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Sudan protests: How did a video of a saxophone game soldier signaled change



It's a scene that helps capture the jubilant character of Sudan's protest movement.

Heaven is dark, and crowds are encircled around a Sudanese soldier dressed in military uniform as he blows his heart out on a saxophone. Luckily, a spectator dancing to the music dragged the country's flag around the soldier's shoulders.

The moment was captured on video and made the rounds of social media this week, after months of popular protests have pushed the Sudanese military to hold the long-standing president Omar Hassan al-Bashir, who had ruled the country with an iron bill for 30 year.

"I think the symbolism was not so much in the music being played as music is part of everyday life, but in music is played by a soldier," said Mohamed Satti, a Sudanese assistant professor in media and communication at the American University of Kuwait.

"[Bashir] was a chief officer, and the army ran the country for nearly 30 years," said. "For a soldier to play music in the middle of a protest signaled that the change was in the air."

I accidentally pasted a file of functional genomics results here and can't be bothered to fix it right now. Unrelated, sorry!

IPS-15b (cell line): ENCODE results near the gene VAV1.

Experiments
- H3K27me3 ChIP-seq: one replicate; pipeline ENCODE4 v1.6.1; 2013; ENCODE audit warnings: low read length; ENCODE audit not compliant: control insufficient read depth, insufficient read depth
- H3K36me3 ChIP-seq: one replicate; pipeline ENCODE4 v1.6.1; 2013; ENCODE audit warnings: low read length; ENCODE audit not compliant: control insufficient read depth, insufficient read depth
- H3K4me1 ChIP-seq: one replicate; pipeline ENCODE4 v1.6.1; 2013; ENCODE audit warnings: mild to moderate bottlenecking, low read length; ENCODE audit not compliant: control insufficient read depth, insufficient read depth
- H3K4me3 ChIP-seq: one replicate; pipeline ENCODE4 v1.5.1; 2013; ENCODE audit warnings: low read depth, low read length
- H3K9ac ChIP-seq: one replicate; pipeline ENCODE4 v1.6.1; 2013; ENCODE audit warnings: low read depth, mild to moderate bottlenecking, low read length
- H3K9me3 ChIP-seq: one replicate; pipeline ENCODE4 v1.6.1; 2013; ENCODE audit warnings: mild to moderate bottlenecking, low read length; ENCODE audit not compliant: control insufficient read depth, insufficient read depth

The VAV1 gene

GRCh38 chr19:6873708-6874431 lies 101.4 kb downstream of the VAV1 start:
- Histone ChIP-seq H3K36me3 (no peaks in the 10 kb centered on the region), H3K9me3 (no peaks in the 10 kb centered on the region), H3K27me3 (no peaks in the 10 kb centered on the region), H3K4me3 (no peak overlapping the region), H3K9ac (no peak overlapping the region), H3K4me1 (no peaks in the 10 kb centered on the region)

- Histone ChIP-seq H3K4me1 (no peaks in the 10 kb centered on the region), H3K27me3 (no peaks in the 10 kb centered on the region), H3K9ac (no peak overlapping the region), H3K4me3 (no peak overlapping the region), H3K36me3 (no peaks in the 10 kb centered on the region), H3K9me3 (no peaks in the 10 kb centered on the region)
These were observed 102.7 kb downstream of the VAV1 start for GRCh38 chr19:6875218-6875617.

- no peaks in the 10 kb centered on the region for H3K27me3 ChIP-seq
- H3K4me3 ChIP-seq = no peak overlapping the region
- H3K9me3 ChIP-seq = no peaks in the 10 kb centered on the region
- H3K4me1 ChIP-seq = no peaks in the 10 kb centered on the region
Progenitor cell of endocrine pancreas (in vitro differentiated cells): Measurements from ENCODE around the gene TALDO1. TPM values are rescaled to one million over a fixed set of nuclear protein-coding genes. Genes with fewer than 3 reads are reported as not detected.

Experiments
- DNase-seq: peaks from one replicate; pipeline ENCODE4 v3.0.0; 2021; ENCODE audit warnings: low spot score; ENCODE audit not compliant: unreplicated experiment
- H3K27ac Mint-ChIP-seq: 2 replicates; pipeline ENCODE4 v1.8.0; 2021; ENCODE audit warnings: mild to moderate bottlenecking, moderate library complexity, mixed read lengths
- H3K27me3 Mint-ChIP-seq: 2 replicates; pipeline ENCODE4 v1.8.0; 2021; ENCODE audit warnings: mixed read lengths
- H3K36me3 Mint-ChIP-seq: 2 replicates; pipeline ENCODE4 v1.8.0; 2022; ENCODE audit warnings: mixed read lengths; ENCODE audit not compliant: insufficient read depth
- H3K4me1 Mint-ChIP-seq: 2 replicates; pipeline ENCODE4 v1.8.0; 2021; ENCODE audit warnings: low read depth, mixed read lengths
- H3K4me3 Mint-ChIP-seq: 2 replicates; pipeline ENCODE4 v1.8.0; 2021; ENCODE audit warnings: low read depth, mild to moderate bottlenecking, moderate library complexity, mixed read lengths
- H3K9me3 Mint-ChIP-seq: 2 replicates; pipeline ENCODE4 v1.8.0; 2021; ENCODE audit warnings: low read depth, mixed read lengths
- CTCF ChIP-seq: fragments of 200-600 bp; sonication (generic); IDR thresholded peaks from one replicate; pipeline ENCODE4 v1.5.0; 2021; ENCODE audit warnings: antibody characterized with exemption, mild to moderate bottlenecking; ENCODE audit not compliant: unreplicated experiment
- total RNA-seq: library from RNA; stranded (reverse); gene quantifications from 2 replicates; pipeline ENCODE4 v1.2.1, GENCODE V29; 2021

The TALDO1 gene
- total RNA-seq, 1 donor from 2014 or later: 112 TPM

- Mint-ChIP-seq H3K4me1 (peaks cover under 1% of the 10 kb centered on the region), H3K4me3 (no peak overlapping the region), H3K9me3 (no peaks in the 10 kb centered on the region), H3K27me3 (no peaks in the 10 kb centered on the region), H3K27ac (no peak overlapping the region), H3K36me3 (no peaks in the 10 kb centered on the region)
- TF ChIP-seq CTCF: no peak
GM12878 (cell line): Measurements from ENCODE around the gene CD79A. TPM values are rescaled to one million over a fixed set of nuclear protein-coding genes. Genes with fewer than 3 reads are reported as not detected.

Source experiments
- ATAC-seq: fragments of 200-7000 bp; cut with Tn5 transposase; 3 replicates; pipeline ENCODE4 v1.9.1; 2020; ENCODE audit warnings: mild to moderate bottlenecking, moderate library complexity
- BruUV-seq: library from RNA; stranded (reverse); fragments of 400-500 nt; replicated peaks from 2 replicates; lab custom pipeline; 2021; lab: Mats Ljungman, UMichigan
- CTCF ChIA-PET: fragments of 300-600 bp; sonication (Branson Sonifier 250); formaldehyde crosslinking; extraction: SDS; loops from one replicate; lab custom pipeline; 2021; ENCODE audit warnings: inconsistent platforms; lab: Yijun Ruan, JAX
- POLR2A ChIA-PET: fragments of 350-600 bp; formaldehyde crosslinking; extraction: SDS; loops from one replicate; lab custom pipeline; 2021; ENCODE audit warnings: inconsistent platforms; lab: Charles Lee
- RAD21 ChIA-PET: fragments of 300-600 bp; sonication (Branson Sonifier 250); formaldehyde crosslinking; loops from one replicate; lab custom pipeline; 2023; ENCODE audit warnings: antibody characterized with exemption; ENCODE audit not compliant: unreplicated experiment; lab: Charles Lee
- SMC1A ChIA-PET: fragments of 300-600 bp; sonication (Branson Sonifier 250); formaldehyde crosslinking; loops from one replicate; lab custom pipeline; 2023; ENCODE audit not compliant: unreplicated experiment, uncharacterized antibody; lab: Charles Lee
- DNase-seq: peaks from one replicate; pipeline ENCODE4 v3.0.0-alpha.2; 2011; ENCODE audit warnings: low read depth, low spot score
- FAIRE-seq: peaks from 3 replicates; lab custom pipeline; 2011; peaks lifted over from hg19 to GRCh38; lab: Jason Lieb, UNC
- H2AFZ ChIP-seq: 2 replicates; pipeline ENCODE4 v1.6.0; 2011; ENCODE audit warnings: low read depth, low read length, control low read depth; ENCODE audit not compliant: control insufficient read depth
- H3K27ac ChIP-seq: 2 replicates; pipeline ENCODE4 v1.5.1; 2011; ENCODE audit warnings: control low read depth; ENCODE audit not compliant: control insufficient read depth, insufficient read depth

Bashir's rapid departure has led to power struggles within his inner circle. Awad Ibn Auf, former Sudanese Vice President and Defense Secretary, led the country's military-led transitional government for more than a day before he was also replaced. Lt. Gen. Abdel Fattah al-Burhan, an army chief, is now in charge, and on Saturday, Salah Gosh, who served as head of intelligence under Bashir, also went.

Bashir's rule was characterized by widespread social constraints, especially on women. But women have pushed back against the regime's repression and, as evoked some of the most powerful players in the ongoing movement. They are in charge of the protests.

And that's music.

Football on social media has shown that Sudanese protesters play violins, melodics and drums that protesters sang and sing around them. Sudan has a long history of political music, and these songs seem to have resonated with crowds gathered in Khartoum and urging a civilian government to replace Bashir's regime.

The popular protests that grew at tremendous speed in the past week formed into a large-scale seat in front of the Presidential Palace, many have been a happy occasion. And the Sudanese military has mostly resisted resisting the movement. Some soldiers, like the sax player, seem to have even relished at the moment by entering.

Read more:

Five crises The President of Sudan survived before the mass protests led to his demise

Sudan and Algeria's dilemma: How to avoid turning into Egypt [19659017] Algeria's Abdelaziz Bouteflika resigns from his government after two decades


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